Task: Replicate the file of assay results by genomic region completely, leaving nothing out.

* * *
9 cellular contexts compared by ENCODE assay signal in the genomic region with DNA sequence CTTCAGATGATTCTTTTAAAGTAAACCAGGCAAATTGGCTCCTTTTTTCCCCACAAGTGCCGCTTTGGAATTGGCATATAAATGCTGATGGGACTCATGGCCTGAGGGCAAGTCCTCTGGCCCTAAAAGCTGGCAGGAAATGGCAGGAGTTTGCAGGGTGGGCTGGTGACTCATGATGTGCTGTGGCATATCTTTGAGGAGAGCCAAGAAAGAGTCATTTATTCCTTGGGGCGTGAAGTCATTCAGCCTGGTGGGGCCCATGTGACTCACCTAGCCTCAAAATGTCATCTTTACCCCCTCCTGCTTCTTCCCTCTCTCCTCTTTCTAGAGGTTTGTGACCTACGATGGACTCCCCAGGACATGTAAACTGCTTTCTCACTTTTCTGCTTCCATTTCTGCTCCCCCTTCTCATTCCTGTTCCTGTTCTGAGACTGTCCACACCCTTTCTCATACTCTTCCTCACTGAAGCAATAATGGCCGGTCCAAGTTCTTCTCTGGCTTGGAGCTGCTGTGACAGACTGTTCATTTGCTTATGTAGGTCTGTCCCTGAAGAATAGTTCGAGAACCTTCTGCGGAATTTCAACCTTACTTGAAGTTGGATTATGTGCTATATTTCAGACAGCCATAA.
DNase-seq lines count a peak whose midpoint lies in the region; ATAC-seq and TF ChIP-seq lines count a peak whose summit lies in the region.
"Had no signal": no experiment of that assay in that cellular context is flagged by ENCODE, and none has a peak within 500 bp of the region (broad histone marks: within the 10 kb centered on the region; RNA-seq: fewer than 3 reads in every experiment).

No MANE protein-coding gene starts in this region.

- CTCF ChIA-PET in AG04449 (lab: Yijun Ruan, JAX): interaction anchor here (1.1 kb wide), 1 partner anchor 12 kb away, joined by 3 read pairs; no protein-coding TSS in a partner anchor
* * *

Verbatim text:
9 cellular contexts compared by ENCODE assay signal in the genomic region with DNA sequence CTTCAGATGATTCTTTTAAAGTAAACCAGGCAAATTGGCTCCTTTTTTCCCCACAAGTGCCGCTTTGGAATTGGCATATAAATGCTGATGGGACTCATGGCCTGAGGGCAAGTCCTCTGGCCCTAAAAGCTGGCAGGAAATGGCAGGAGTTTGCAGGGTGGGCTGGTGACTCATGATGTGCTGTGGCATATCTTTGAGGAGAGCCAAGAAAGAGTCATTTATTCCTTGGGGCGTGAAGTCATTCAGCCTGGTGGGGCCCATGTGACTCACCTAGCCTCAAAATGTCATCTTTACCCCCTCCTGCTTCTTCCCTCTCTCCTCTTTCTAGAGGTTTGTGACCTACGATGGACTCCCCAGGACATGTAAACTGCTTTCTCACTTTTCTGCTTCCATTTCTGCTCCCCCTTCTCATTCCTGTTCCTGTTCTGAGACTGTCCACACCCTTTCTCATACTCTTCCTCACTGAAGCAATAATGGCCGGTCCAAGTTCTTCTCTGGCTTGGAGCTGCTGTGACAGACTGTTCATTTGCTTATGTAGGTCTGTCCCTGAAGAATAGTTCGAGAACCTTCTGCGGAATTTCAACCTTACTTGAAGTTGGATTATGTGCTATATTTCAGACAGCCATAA.
DNase-seq lines count a peak whose midpoint lies in the region; ATAC-seq and TF ChIP-seq lines count a peak whose summit lies in the region.
"Had no signal": no experiment of that assay in that cellular context is flagged by ENCODE, and none has a peak within 500 bp of the region (broad histone marks: within the 10 kb centered on the region; RNA-seq: fewer than 3 reads in every experiment).

No MANE protein-coding gene starts in this region.

- CTCF ChIA-PET in AG04449 (lab: Yijun Ruan, JAX): interaction anchor here (1.1 kb wide), 1 partner anchor 12 kb away, joined by 3 read pairs; no protein-coding TSS in a partner anchor